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Wednesday, March 6, 2024
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Firefighters hard at work

The fire risk in Wairarapa is growing, and local firefighters have been hard at work keeping uncontrolled fires at bay while educating the public about fire safety and what to do in the event of an out-of-control blaze.

Yesterday, firefighters attended a fire at Kahutara near Lake Wairarapa for the third time.

The initial blaze began at about 10.30am on Friday and was extinguished in the early evening by crews from Featherston, Carterton, and Lake Ferry with backup provided by helicopter – which was stood down at about 4pm once the fire came under control.

At about 8am on Sunday, the fire flared once again, prompting a speedy response from Featherston, Martinborough, Masterton, Remutaka, Ngāwī, Lake Ferry, and Wainuiomata crews, with help from two helicopters.

Featherston Fire Chief Colin McKenna confirmed yesterday that crews had returned to the site to dampen areas and put out small spot fires.

Despite the increased fire risk for the region, McKenna said they are well prepared.

“We’re as prepared as we can be, and we have as much hose as we possibly can,” he said.

A fire break has been cut around the perimeter of the fire area at Kahutara, and Fire and Emergency [Fenz] Wairarapa assistant commander Craig Cottrill said they will continue monitoring the site for any flare-ups.

People have been urged not to do any outdoor activities that could generate a spark; things like mowing lawns or ploughing fields have been known to start fires.

If someone must mow their lawns, McKenna said, “earlier [in the day] is best, when there’s still a bit of dew”.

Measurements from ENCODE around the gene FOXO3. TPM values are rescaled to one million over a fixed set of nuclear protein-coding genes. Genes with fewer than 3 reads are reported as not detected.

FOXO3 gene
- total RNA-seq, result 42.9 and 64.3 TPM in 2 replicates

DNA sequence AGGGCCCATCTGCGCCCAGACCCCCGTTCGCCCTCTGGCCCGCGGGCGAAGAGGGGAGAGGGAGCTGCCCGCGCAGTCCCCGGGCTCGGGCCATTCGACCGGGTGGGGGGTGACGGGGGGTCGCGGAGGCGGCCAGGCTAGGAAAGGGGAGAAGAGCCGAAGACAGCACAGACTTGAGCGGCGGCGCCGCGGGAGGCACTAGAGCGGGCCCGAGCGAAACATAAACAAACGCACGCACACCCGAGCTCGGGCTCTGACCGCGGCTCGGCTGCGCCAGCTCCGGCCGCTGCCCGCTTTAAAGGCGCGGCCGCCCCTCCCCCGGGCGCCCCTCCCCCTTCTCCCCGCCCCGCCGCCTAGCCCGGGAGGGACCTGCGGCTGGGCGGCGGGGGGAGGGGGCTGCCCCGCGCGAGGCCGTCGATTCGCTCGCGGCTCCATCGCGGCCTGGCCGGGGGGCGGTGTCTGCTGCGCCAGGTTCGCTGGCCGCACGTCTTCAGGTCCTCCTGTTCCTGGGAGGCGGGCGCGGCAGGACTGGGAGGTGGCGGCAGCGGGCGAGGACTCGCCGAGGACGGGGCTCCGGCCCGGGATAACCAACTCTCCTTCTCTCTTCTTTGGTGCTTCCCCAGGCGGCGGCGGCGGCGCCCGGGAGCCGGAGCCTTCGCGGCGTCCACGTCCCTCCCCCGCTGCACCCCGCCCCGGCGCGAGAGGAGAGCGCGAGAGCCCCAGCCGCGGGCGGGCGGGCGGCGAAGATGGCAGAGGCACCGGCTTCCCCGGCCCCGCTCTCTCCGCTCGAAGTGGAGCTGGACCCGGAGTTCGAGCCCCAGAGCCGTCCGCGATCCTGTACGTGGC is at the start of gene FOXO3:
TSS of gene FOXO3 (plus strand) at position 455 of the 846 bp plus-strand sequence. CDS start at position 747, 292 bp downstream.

If somebody calls emergency services in a rural area, it is also best that they wait for the responding units to arrive and direct them to where the fire is – saving firefighters time and, in turn, reducing the amount of time that the fire has to spread.

Peter Rabbit’s Rescue

Firefighters tackling the third call of the day on Friday stumbled across a sad, sooty surprise sheltering under a pile of smoking vegetation.

A rabbit – nicknamed Peter Rabbit – was rescued by the two crews from Masterton and Carterton while attending a blaze in East Taratahi.

A member of Carterton Fire Brigade, Wayne Robinson, said he watched the scene unfold.

“When the tractor lifted it up so we could get into the bottom of it, little Peter Rabbit poked his head out,” Robinson said.

“He was a bit black, but they got him out and gave him a drink of water.”

While noting that the rabbit made a good recovery, Robinson said he didn’t foresee a fire station pet working out too well, given the limited amount of spare time the crew has at the moment.

After Peter Rabbit was carried around in a pocket for the day, Carterton firefighter Kylie Elwin said she volunteered to take him home.

“The poor thing was pulled out from a burn pile; he was pretty charcoal-looking,” Elwin said.

“He came home with me for the weekend, and my kids were rapt.”

Initially thinking that they might keep the rabbit, Elwin said that she followed advice to release him.

“We had Peter Rabbit for two days at home, then he started to get out of his box, and so I told my kids it’s time for him to find a new family.”

The fire that Elwin and crew from Masterton and Carterton were assisting with when Peter Rabbit was found was a relight, something Elwin said was unfortunate.

“It had been smouldering under the earth and, with the sun and wind direction managed to spark up again,” Elwin said.

“Just a reminder to everyone to stop lighting fires while the dry weather is so extreme.”

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